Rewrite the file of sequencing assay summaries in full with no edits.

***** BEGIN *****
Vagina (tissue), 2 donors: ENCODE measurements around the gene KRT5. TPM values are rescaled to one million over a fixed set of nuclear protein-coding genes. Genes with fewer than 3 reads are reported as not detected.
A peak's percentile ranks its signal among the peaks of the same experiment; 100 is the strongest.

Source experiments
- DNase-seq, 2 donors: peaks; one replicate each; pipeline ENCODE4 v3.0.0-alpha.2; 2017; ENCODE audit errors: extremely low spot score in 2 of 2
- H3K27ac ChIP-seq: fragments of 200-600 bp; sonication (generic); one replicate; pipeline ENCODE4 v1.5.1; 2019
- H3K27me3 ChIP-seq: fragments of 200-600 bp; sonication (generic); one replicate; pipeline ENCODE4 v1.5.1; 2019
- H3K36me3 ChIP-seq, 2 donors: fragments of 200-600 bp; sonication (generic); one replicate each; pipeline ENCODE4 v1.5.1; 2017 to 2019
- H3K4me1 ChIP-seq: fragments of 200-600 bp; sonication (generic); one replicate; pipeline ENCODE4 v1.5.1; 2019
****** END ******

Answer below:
Vagina (tissue), 2 donors: ENCODE measurements around the gene KRT5. TPM values are rescaled to one million over a fixed set of nuclear protein-coding genes. Genes with fewer than 3 reads are reported as not detected.
A peak's percentile ranks its signal among the peaks of the same experiment; 100 is the strongest.

Source experiments
- DNase-seq, 2 donors: peaks; one replicate each; pipeline ENCODE4 v3.0.0-alpha.2; 2017; ENCODE audit errors: extremely low spot score in 2 of 2
- H3K27ac ChIP-seq: fragments of 200-600 bp; sonication (generic); one replicate; pipeline ENCODE4 v1.5.1; 2019
- H3K27me3 ChIP-seq: fragments of 200-600 bp; sonication (generic); one replicate; pipeline ENCODE4 v1.5.1; 2019
- H3K36me3 ChIP-seq, 2 donors: fragments of 200-600 bp; sonication (generic); one replicate each; pipeline ENCODE4 v1.5.1; 2017 to 2019
- H3K4me1 ChIP-seq: fragments of 200-600 bp; sonication (generic); one replicate; pipeline ENCODE4 v1.5.1; 2019